Land degradation and desertification are amongst the most severe threats to human welfare and the environment, as they affect the livelihoods of some 2 billion people in the world’s drylands, and they are directly connected to pressing global environmental problems, such as the loss of biological diversity or global climate change. Strategies to combat these processes and mitigate their effects at the land-management and policy level require spatially explicit, up-to-date information, which can be provided based on remote sensing data and using geoinformation processing techniques.
Recent Advances in Remote Sensing and Geoinformation Processing for Land Degradation Assessment introduces the current state of the art in this field and provides an overview of both conceptual and technological advances of the recent past. With a specific focus on desertification and land degradation, the volume covers the assessment of related biophysical indicators, as well as complementary qualitative information at different spatial and temporal scales. It is shown how remote sensing data may be utilized in the context of assessing and monitoring affected ecosystems and how this information may be assimilated into integrated interpretation and modelling concepts. In addition, different case studies are provided to demonstrate the implementation of these methods in the frame of different local settings.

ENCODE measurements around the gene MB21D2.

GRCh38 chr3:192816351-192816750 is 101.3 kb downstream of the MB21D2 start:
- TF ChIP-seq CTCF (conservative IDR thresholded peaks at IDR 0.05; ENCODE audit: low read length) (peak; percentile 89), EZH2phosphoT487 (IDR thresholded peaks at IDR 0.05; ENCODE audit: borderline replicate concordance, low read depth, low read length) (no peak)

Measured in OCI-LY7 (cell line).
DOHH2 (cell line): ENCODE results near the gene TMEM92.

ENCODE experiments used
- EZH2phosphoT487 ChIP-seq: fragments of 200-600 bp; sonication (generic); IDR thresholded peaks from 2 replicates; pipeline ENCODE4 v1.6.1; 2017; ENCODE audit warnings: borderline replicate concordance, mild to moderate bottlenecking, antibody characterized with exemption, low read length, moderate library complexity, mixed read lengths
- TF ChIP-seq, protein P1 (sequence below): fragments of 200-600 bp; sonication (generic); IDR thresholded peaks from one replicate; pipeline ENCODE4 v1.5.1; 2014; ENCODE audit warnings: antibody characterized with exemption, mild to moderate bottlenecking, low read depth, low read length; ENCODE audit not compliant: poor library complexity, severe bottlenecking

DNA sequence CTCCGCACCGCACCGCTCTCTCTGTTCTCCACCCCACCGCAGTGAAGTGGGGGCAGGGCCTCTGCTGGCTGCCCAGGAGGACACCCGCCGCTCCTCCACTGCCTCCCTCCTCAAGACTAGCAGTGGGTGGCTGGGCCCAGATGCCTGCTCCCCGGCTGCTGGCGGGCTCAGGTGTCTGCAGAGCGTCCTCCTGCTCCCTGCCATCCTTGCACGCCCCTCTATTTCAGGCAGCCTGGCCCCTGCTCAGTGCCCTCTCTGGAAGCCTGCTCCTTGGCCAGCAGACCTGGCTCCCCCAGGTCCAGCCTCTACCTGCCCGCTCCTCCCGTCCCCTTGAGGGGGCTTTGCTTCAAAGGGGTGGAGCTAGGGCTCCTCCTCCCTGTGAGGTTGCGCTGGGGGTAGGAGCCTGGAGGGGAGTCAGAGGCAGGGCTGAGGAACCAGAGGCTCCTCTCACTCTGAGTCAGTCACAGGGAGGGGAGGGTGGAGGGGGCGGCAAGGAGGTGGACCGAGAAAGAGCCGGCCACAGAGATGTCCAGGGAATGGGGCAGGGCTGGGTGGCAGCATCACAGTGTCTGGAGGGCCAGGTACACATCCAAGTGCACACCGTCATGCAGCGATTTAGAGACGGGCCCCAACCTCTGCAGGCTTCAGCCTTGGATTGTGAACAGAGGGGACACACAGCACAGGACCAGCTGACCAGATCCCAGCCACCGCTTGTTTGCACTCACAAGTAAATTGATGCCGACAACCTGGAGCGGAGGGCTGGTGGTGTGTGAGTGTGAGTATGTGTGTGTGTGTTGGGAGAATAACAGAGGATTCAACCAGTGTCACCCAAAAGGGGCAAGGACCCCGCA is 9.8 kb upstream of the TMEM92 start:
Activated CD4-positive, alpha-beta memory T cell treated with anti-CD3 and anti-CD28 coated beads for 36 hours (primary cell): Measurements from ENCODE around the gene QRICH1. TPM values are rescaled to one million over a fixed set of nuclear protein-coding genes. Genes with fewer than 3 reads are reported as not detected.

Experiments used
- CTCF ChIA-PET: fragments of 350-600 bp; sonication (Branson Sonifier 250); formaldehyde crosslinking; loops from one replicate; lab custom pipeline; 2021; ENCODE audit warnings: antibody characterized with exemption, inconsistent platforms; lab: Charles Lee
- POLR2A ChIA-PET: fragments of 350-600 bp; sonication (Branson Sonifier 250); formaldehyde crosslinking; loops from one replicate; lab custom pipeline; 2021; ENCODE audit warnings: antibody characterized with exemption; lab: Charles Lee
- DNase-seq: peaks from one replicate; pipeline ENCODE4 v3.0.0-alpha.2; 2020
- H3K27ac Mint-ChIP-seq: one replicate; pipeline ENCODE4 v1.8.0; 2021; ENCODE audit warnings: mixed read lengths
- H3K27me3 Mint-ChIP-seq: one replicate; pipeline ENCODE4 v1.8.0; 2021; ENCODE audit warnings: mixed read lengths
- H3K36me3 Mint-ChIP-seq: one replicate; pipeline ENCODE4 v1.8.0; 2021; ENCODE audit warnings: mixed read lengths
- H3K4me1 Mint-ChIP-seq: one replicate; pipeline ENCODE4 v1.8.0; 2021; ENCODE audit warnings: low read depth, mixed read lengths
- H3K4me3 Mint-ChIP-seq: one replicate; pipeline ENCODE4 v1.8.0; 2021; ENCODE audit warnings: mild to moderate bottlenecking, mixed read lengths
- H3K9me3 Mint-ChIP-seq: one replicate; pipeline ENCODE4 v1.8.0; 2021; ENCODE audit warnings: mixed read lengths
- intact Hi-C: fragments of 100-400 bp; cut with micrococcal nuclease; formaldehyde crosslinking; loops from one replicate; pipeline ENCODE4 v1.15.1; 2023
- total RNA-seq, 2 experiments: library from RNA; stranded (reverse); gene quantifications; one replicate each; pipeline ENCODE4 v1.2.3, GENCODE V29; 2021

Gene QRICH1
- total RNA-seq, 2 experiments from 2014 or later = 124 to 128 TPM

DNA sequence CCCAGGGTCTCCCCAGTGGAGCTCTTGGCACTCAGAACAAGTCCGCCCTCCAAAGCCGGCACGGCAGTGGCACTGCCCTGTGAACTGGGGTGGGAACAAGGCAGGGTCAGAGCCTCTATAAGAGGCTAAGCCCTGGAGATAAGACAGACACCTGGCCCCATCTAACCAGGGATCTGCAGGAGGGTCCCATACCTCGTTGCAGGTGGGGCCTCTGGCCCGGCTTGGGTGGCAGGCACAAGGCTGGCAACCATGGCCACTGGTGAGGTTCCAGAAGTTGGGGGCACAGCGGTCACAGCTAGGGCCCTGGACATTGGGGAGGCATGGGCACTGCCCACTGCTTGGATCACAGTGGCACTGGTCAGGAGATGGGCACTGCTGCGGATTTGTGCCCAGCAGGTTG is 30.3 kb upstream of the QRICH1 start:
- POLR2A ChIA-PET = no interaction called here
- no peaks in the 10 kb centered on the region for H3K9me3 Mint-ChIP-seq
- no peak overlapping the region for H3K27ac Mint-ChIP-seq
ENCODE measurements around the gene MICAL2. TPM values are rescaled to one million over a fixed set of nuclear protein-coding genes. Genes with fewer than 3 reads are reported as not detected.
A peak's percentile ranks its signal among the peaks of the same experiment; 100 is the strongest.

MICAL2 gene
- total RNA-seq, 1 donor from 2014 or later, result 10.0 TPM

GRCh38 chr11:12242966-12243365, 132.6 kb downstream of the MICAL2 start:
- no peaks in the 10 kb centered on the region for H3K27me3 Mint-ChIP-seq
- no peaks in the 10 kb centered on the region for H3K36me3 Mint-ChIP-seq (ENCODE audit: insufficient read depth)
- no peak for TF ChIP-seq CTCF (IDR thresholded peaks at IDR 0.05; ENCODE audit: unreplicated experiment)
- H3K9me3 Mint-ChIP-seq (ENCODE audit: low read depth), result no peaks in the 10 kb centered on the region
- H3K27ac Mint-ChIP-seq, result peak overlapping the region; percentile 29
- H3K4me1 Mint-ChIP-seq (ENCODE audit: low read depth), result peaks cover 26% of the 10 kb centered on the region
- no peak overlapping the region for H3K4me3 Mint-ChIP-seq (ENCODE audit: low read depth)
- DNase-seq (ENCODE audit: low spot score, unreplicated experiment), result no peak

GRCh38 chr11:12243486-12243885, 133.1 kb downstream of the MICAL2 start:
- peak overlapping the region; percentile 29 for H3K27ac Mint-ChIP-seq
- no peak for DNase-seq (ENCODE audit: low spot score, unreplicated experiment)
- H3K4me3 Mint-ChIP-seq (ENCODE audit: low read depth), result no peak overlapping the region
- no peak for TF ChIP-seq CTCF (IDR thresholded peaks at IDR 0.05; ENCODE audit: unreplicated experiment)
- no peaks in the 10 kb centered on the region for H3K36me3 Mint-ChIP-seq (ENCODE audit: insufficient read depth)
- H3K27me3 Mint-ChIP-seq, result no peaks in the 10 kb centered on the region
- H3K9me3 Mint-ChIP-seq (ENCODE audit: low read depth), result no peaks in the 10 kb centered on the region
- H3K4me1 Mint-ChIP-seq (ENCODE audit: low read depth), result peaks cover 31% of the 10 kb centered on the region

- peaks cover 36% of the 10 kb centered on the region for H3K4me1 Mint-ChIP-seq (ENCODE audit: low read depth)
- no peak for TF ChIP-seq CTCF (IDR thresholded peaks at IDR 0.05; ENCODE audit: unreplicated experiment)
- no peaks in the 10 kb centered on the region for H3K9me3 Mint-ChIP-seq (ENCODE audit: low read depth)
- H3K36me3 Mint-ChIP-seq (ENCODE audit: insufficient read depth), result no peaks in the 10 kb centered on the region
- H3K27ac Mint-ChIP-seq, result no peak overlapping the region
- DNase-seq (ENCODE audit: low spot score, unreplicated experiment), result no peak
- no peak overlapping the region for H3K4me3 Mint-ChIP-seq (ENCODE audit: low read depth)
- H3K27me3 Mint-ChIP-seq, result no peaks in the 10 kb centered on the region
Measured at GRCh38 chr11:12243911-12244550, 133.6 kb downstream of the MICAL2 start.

The volume will be of interest to scientists and students working at the interface of ecosystem services, land degradation/desertification, spatial ecology, remote sensing and spatial modelling, as well as to land managers and policy makers.
Achim Röder & Joachim Hill, Remote sensing and geoinformation processing in land degradation assessment—an introduction
Part 1 Setting the scene: principles in remote sensing and spatial scene modelling for land degradation assessment
Eric F. Lambin, Helmut Geist, James F. Reynolds & D. Mark Stafford-Smith, Coupled human-environment system approaches to desertification: Linking people to pixels
Susan L. Ustin, Alacia Palacios-Orueta, Michael L. Whiting, Stéphane Jacquemoud & Lin Li, Remote sensing based assessment of biophysical indicators for land degradation and desertification
Mark Mulligan, Integrated environmental modelling to characterise processes of land degradation and desertification for policy support
Abdelghani Chehbouni, Jamal Ezzahar, Christopher J. Watts, Julio-César Rodriguez & Jaime Garatuza-Payan, Estimating area-averaged surface fluxes over contrasted agricultural patchwork in a semi-arid region
Part 2 The global perspective: strategies for large area mapping
Nadine Gobron, Michel M. Verstraete, Bernard Pinty, Malcolm Taberner & Ophélie Aussedat, Potential of long time series of FAPAR products for assessing and monitoring land surface changes: Examples in Europe and the Sahel
Karsten Friedrich & Dirk Koslowsky, Inter-comparison of MEDOKADS and NOAA/NASA pathfinder AVHRR land NDVI time series
Thomas Udelhoven & Joachim Hill, Change detection in Syria’s rangelands using long-term AVHRR data (1982–2004)
David Celis & Eddy De Pauw, ‘Hot spot’ assessment of land cover change in the CWANA region using AVHRR satellite imagery
Pietro Alessandro Brivio, Mirco Boschetti, Paola Carrara, Daniela Stroppiana & Gloria Bordogna, Fuzzy integration of satellite data for detecting environmental anomalies across Africa